2012 Sustainable Ag. Conference – Farmers’ Markets: Elements of Success workshop
by Jacqueline Venner Senske, conference blogger
Markets are a vital component to local food systems. They also happen to be a trendy pursuit at this moment in time. So when market managers from a variety of locations and situations gather, they find they are dealing with common problems, regardless of the idiosyncrasies of their specific situations.
After creating and running the All Local Farmers Market in Columbia for seven years and creating the new Soda City Market, not to mention also running Caw Caw Creek Farm, Emile DeFelice is an expert on markets. On top of that, he exudes intense energy, a passion for learning, and an active and adaptable thought process. And every person in the room – mostly market managers and a few sellers –hung on his every word.
The session was a combination of narratives on Emile’s experiences and lessons learned, punctuated with profound sound bites, and eager questions from market managers seeking input on their existential challenges.
As any politician knows, sound bites are sexy. Their danger lies in oversimplification, but in Emile’s case, it seems like things really do come down to some basic truths. As he proclaimed, he loves capitalism. He’s obsessed with markets. He loves people and wants them to work happily and well. And in the end his experiences have taught him that while yes, every situation is different, the basic truths still apply.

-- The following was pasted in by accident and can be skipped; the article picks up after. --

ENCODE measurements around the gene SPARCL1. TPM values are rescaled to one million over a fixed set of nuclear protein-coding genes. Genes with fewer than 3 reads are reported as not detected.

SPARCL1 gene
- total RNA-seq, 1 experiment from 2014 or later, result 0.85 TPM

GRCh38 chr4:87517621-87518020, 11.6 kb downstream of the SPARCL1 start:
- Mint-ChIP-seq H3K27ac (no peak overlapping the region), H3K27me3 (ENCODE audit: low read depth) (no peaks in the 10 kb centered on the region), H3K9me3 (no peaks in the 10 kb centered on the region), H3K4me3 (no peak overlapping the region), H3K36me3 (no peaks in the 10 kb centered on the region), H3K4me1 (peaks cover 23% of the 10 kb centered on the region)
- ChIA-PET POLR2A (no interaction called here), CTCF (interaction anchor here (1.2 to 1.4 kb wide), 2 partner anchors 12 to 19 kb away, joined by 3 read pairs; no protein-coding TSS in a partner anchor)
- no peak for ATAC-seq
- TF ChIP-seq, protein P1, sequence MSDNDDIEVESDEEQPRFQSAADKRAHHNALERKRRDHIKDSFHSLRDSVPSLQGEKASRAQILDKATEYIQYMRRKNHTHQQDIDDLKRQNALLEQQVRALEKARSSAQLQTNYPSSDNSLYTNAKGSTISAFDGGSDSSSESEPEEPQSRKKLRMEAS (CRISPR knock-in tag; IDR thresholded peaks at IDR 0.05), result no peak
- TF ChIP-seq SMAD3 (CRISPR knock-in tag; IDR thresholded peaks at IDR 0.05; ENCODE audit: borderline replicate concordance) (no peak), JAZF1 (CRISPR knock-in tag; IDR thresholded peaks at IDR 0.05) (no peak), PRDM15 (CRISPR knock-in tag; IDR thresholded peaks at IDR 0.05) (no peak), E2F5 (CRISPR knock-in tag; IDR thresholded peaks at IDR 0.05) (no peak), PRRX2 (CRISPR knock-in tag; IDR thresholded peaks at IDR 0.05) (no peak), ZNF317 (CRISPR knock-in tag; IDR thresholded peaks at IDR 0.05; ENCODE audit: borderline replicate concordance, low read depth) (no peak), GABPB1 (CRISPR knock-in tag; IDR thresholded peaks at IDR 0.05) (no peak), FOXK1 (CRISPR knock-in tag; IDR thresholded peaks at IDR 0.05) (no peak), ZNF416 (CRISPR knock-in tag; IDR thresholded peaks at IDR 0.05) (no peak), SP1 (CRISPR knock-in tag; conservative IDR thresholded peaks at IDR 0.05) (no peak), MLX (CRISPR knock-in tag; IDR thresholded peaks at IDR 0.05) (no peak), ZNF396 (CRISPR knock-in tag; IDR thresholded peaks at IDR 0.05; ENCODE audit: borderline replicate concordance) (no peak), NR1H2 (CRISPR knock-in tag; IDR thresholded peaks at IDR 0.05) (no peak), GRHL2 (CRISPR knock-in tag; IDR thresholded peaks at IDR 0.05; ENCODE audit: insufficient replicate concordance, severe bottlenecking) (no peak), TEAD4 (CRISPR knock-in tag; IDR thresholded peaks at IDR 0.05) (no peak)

- Low expectations are the key to happiness. Sounds cynical, but I don’t think this is. What he meant was to be realistic and don’t get overcome with disappointment when things don’t go as well as you hope.
- Set boundaries. This means making clear rules and communicating them. It means when there are penalties for stepping over boundaries, make them effective. And if the penalty isn’t effective, increase it.
- Local food is transpolitical. It’s one of the few things in America where people at both extremes can agree.
And some other useful things…
- Markets that succeed are focused on the success of their farmers and vendors.
- An empty space does not a market make.
- Never get caught selling. In other words, make interactions about building relationships, not just promoting business.
- The good of all always supersedes the good of one.
- Sample. Sample. Sample. The most compelling reason to buy a great product is its taste.
- Programming works. Develop partnerships and innovate. Flash mobs, for example, can offer great energy and interest to markets.
- Being at your Market should be an enhancing life experience for everyone involved.
- Don’t make it hard for people to give you money. Look into recent technologies, like Square Up, if you don’t already use it.
- When it comes to marketing, always go one step past the line.
Emile mentioned some favorite resources…
- Books by Ari Weinzweig, co-founder of the Zingerman’s, a Community of Businesses (ZCoB) in Ann Arbor, Michigan, offer great lessons on food, finance, and service. Suffice it to say – it’s a special place. (Full disclosure: The author of this post worked at Zingerman’s Deli for 5 years before moving to Charlotte.)
- Zingerman’s Guide to Good Eating
- Zingerman’s Guide to Great Service
- Zingerman’s Guide to Good Leading Part 1:A Lapsed Anarchist’s Approach to Building a Great Business
- Zingerman’s Guide to Good Leading Part 2: A Lapsed Anarchist’s Approach to Being a Better Leader
- Why We Buy: The Science of Shopping by Paco Underhill
- The Legal Guide For Direct Farm Marketing by Neil Hamilton